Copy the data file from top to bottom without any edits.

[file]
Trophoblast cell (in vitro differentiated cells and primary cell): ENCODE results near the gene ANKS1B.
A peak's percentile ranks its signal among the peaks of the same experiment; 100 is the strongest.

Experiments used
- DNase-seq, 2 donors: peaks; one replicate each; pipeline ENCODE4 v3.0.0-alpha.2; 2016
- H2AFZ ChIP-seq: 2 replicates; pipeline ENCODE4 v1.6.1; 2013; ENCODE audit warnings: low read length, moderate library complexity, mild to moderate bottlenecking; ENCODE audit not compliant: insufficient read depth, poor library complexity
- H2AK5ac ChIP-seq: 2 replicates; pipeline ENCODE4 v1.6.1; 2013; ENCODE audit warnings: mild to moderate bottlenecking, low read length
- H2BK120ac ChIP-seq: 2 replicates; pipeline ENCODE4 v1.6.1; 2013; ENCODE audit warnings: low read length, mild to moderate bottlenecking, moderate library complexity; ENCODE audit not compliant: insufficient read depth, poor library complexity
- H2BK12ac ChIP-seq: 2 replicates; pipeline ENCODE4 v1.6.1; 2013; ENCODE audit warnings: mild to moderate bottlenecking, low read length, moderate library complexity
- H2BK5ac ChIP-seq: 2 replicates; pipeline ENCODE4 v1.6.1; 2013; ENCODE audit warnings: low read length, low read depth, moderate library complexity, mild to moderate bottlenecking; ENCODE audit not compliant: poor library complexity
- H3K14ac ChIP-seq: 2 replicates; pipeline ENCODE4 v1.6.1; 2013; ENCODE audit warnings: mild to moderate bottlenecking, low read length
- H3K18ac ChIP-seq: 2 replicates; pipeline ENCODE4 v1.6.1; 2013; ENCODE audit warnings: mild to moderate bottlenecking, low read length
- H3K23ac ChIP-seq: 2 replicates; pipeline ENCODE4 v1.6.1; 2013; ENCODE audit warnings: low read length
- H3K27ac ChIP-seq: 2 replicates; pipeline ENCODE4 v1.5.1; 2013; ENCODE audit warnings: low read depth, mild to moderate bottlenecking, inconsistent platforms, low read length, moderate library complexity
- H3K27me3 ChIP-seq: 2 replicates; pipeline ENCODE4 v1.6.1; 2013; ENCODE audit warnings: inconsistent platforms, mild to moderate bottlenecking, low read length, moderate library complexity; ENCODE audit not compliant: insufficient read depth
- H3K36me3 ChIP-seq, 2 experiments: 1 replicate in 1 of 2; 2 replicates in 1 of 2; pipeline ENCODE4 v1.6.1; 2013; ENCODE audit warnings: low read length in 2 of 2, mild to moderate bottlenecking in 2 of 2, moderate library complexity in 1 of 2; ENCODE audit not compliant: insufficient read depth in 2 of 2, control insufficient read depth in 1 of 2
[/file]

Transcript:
Trophoblast cell (in vitro differentiated cells and primary cell): ENCODE results near the gene ANKS1B.
A peak's percentile ranks its signal among the peaks of the same experiment; 100 is the strongest.

Experiments used
- DNase-seq, 2 donors: peaks; one replicate each; pipeline ENCODE4 v3.0.0-alpha.2; 2016
- H2AFZ ChIP-seq: 2 replicates; pipeline ENCODE4 v1.6.1; 2013; ENCODE audit warnings: low read length, moderate library complexity, mild to moderate bottlenecking; ENCODE audit not compliant: insufficient read depth, poor library complexity
- H2AK5ac ChIP-seq: 2 replicates; pipeline ENCODE4 v1.6.1; 2013; ENCODE audit warnings: mild to moderate bottlenecking, low read length
- H2BK120ac ChIP-seq: 2 replicates; pipeline ENCODE4 v1.6.1; 2013; ENCODE audit warnings: low read length, mild to moderate bottlenecking, moderate library complexity; ENCODE audit not compliant: insufficient read depth, poor library complexity
- H2BK12ac ChIP-seq: 2 replicates; pipeline ENCODE4 v1.6.1; 2013; ENCODE audit warnings: mild to moderate bottlenecking, low read length, moderate library complexity
- H2BK5ac ChIP-seq: 2 replicates; pipeline ENCODE4 v1.6.1; 2013; ENCODE audit warnings: low read length, low read depth, moderate library complexity, mild to moderate bottlenecking; ENCODE audit not compliant: poor library complexity
- H3K14ac ChIP-seq: 2 replicates; pipeline ENCODE4 v1.6.1; 2013; ENCODE audit warnings: mild to moderate bottlenecking, low read length
- H3K18ac ChIP-seq: 2 replicates; pipeline ENCODE4 v1.6.1; 2013; ENCODE audit warnings: mild to moderate bottlenecking, low read length
- H3K23ac ChIP-seq: 2 replicates; pipeline ENCODE4 v1.6.1; 2013; ENCODE audit warnings: low read length
- H3K27ac ChIP-seq: 2 replicates; pipeline ENCODE4 v1.5.1; 2013; ENCODE audit warnings: low read depth, mild to moderate bottlenecking, inconsistent platforms, low read length, moderate library complexity
- H3K27me3 ChIP-seq: 2 replicates; pipeline ENCODE4 v1.6.1; 2013; ENCODE audit warnings: inconsistent platforms, mild to moderate bottlenecking, low read length, moderate library complexity; ENCODE audit not compliant: insufficient read depth
- H3K36me3 ChIP-seq, 2 experiments: 1 replicate in 1 of 2; 2 replicates in 1 of 2; pipeline ENCODE4 v1.6.1; 2013; ENCODE audit warnings: low read length in 2 of 2, mild to moderate bottlenecking in 2 of 2, moderate library complexity in 1 of 2; ENCODE audit not compliant: insufficient read depth in 2 of 2, control insufficient read depth in 1 of 2